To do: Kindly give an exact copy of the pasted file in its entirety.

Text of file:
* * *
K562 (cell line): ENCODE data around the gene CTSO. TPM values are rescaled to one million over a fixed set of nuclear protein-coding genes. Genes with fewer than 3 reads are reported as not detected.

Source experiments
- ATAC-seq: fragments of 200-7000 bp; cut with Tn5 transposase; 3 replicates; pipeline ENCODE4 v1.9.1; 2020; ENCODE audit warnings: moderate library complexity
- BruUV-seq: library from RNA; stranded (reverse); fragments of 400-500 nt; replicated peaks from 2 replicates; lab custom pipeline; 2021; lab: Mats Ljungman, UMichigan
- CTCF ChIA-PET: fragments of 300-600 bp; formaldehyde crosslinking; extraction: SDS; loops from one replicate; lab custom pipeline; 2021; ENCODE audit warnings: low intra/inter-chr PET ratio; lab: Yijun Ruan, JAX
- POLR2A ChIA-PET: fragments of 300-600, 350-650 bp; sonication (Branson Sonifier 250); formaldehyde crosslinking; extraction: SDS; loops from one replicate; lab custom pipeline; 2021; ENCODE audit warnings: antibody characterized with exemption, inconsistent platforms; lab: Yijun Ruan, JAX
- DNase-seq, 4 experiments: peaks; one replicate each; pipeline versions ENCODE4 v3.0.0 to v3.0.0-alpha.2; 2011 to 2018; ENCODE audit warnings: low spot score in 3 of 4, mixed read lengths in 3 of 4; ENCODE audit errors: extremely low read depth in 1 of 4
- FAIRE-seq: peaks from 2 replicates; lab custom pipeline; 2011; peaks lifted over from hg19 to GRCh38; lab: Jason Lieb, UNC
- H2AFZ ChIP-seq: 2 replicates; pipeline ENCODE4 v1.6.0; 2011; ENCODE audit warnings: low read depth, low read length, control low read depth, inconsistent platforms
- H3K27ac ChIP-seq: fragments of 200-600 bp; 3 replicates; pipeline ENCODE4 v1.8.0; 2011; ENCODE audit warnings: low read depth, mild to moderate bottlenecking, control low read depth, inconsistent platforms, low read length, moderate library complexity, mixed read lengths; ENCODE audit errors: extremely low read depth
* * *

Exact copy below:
K562 (cell line): ENCODE data around the gene CTSO. TPM values are rescaled to one million over a fixed set of nuclear protein-coding genes. Genes with fewer than 3 reads are reported as not detected.

Source experiments
- ATAC-seq: fragments of 200-7000 bp; cut with Tn5 transposase; 3 replicates; pipeline ENCODE4 v1.9.1; 2020; ENCODE audit warnings: moderate library complexity
- BruUV-seq: library from RNA; stranded (reverse); fragments of 400-500 nt; replicated peaks from 2 replicates; lab custom pipeline; 2021; lab: Mats Ljungman, UMichigan
- CTCF ChIA-PET: fragments of 300-600 bp; formaldehyde crosslinking; extraction: SDS; loops from one replicate; lab custom pipeline; 2021; ENCODE audit warnings: low intra/inter-chr PET ratio; lab: Yijun Ruan, JAX
- POLR2A ChIA-PET: fragments of 300-600, 350-650 bp; sonication (Branson Sonifier 250); formaldehyde crosslinking; extraction: SDS; loops from one replicate; lab custom pipeline; 2021; ENCODE audit warnings: antibody characterized with exemption, inconsistent platforms; lab: Yijun Ruan, JAX
- DNase-seq, 4 experiments: peaks; one replicate each; pipeline versions ENCODE4 v3.0.0 to v3.0.0-alpha.2; 2011 to 2018; ENCODE audit warnings: low spot score in 3 of 4, mixed read lengths in 3 of 4; ENCODE audit errors: extremely low read depth in 1 of 4
- FAIRE-seq: peaks from 2 replicates; lab custom pipeline; 2011; peaks lifted over from hg19 to GRCh38; lab: Jason Lieb, UNC
- H2AFZ ChIP-seq: 2 replicates; pipeline ENCODE4 v1.6.0; 2011; ENCODE audit warnings: low read depth, low read length, control low read depth, inconsistent platforms
- H3K27ac ChIP-seq: fragments of 200-600 bp; 3 replicates; pipeline ENCODE4 v1.8.0; 2011; ENCODE audit warnings: low read depth, mild to moderate bottlenecking, control low read depth, inconsistent platforms, low read length, moderate library complexity, mixed read lengths; ENCODE audit errors: extremely low read depth